Nak Nyeon Kim(김낙년), Jong-Il You(유종일), Frederick Solt
This monograph aims to provide more reliable estimates of the past trends and the current levels of income and wealth inequalities in S. Korea by making use of a variety of data sources and estimation methods. Part I of the book presents estimates of income and consumption inequalities of households, wage differentials among workers, and top income shares on the basis of the household survey, the establishment survey, and the income tax data, respectively. While these surveys and data reveal certain aspects of income distribution, they often lead to contradicting and confusing pictures on income distribution (김낙년· 김종일 2013). Part I will shed light on the sources of such confusion and uncover a relatively complete picture of income distribution by combining information from various data sources.
Part II estimates the Distributional National Accounts of Korea and compares them with those of other countries. The incomes that are investigated in Part I are a subset of the comprehensive national income in the National Accounts, while the latter does not contain any information on distribution among income classes. We extend to Korea the recent attempts to estimate the Distributional National Accounts by combining the above two sources (Alvarado, et al., 2016), which have been applied to the US (Piketty, et al., 2016), France (Garbinti, et al., 2017) and China (Piketty, Yang et al., 2017) so far and are being extended to other countries. This approach allows us to assess how the fruits of economic growth are distributed to various income classes, and how redistribution through taxes, transfers and social expenditures affect disposable incomes of the various classes. Furthermore, it enables a consistent international comparison, since it is based on the National Accounts framework that is common to all countries.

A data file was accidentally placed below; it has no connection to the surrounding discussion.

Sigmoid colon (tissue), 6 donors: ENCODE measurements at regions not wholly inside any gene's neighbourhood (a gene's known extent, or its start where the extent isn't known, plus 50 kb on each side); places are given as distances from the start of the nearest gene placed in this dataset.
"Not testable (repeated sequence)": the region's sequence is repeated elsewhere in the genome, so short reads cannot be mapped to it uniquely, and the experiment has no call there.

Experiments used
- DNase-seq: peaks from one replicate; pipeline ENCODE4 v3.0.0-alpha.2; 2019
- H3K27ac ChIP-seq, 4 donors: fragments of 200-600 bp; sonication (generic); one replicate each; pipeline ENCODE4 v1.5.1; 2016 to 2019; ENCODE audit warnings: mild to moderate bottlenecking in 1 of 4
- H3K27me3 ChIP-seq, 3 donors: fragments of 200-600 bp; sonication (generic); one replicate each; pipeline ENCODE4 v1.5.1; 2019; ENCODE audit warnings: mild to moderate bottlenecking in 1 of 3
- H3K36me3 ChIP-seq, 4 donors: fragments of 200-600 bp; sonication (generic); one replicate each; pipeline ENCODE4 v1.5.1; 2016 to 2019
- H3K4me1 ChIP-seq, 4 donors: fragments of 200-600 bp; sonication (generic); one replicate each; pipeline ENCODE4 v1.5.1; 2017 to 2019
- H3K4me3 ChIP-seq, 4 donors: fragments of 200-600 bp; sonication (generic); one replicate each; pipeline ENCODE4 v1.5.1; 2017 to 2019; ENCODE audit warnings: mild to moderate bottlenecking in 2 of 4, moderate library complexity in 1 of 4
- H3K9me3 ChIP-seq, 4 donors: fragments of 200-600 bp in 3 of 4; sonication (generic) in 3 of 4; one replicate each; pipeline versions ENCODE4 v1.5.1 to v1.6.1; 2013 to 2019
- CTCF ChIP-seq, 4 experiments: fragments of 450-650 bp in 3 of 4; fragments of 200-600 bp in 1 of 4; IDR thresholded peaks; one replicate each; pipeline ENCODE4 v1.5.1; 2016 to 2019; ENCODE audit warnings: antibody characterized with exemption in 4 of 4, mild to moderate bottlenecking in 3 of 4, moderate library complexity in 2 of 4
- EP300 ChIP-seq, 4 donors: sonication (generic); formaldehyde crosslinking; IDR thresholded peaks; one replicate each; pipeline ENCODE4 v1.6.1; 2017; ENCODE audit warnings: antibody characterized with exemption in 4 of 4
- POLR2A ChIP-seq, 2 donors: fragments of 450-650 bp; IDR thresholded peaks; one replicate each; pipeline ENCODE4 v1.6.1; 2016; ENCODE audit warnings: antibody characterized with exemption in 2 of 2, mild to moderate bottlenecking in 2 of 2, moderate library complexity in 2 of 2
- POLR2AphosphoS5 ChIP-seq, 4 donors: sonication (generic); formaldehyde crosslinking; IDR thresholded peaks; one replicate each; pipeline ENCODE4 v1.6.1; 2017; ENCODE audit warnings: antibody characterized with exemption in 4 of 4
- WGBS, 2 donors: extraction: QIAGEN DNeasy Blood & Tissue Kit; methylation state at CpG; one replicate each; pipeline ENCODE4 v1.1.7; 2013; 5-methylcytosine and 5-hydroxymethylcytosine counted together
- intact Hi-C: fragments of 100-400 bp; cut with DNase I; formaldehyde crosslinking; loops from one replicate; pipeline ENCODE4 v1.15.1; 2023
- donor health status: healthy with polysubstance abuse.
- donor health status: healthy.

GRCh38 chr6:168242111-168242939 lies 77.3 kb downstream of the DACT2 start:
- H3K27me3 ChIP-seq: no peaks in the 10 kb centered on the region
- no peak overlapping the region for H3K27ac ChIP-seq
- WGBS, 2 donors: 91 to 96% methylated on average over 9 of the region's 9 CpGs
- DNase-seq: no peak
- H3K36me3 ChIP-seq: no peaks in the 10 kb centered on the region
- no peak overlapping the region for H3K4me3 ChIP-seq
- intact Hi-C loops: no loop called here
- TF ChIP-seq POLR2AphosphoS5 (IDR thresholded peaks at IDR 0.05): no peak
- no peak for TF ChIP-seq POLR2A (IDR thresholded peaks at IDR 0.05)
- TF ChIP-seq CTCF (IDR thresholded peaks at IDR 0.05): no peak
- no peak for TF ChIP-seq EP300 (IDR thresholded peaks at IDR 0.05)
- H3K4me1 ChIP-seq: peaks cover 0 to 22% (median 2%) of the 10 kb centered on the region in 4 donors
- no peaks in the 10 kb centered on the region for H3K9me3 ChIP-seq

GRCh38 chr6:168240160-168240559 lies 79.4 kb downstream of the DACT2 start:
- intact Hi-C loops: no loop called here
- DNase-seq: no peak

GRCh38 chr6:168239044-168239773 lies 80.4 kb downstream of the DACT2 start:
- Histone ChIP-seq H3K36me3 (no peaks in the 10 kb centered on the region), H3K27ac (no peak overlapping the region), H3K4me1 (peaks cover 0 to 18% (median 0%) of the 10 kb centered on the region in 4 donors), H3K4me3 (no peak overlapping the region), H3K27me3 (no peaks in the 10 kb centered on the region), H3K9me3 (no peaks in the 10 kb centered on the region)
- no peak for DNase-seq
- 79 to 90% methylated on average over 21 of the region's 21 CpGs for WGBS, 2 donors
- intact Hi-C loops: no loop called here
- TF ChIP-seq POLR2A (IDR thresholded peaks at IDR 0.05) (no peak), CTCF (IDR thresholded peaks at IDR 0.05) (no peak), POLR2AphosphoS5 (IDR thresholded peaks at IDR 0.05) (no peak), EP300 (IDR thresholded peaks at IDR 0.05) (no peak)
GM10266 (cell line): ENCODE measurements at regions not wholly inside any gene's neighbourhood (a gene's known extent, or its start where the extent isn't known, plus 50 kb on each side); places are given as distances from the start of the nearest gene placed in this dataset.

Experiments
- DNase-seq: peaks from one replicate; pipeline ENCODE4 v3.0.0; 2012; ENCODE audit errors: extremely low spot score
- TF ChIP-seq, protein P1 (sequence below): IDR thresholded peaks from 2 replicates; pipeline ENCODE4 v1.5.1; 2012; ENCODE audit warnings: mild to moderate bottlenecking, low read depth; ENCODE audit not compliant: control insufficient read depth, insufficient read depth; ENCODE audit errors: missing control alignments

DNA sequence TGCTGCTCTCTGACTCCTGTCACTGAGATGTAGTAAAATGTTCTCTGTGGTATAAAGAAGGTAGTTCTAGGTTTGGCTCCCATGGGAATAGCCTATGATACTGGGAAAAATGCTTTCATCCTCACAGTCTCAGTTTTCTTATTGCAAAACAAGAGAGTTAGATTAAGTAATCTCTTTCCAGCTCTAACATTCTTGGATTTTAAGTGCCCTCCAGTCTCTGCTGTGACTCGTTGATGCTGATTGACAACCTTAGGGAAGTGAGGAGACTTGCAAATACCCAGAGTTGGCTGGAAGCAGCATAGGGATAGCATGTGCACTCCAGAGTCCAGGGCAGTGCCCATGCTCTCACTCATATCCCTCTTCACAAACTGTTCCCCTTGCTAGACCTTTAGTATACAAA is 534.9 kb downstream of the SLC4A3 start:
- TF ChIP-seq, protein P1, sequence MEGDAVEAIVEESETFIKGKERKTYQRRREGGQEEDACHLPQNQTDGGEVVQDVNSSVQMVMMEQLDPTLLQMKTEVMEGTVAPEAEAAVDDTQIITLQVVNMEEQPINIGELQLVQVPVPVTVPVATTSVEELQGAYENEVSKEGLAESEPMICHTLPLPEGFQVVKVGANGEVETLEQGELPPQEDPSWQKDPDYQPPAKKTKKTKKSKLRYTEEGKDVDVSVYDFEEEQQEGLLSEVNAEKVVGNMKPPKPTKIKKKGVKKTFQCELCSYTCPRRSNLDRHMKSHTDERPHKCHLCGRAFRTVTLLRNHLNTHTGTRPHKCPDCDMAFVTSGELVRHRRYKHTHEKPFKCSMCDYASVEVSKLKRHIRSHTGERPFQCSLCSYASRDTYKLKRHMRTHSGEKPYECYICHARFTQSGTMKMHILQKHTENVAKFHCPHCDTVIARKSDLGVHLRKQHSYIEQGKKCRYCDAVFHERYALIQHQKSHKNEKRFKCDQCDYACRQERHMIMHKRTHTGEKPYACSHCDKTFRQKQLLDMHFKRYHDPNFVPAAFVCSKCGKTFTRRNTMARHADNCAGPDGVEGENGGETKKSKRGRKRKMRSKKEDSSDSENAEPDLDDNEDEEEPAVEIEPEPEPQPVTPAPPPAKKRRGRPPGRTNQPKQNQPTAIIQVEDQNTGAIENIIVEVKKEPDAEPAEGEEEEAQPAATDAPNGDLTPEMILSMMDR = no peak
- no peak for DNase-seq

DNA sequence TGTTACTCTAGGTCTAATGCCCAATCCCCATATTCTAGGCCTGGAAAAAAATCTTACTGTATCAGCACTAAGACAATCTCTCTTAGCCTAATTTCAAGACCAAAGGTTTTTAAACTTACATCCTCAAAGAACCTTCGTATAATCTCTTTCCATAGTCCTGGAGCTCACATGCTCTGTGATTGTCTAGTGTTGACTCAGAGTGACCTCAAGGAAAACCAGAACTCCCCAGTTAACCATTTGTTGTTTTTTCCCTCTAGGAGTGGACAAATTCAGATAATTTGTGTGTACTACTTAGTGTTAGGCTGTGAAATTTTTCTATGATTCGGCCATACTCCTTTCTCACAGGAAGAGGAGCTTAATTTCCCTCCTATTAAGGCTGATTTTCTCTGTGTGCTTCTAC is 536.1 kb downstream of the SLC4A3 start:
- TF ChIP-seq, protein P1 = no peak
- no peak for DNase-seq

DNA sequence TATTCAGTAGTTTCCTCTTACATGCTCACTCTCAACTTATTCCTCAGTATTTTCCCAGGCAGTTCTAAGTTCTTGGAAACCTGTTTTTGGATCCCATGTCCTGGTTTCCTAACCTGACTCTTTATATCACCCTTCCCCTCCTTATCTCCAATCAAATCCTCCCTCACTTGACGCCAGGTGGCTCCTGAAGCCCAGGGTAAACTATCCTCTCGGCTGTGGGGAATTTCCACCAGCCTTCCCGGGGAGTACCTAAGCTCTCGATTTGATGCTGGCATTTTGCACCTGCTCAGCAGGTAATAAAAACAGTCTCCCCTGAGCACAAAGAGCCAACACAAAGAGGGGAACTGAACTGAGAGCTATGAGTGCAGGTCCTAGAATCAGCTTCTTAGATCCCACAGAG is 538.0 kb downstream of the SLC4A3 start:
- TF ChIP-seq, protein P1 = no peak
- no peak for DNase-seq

Part III investigates inequalities of wealth. Since the survey data available at hand suffers from a severe under-reporting, they will be complemented by the property tax data in the case of real estate and by capitalizing financial incomes in the case of financial wealth. The Estate Multiplier Method will also be tried to estimate distribution of wealth from the estate tax data on inheritance bequeathed by the dead and probability of death by age and class. In addition, the extent to which accumulation of wealth occurs through savings or inheritance (including gift) in Korea will be investigated.
The book contributes to the globalization of Korean studies by applying new cutting-edge research approach to Korea and making it a core case for comparative studies.
ToC: 1. Introduction; [Part Ⅰ Income Inequality] 2. Household Survey-based Approach: Inequality based on Household-level Income and Consumption; 3. Establishment Survey-based Approach: Wage Differentials of Workers; 4. Income Tax-based Approach: Top Income Shares and International Comparison of Earned Income Distribution; 5. Reconciliation and Aggregation; [Part Ⅱ Distributional National Accounts] 6. Methods and Estimates of DINA for Korea; 7. Distribution of National Income and International Comparison; [Part Ⅲ Wealth Inequality] 8. Property Tax-based and Financial Income-based Approach; 9. Estate Tax-based Approach; 10. Accumulation of Wealth: Savings and Inheritance